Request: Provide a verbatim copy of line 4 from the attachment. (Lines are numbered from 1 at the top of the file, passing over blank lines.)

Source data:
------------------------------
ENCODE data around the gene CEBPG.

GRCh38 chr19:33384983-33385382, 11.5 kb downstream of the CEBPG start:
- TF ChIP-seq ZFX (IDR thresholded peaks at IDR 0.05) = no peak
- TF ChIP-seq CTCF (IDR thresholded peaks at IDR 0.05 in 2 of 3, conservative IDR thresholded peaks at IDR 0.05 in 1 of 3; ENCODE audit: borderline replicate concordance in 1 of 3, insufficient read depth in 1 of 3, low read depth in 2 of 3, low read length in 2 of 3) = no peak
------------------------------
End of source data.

- TF ChIP-seq CTCF (IDR thresholded peaks at IDR 0.05 in 2 of 3, conservative IDR thresholded peaks at IDR 0.05 in 1 of 3; ENCODE audit: borderline replicate concordance in 1 of 3, insufficient read depth in 1 of 3, low read depth in 2 of 3, low read length in 2 of 3) = no peak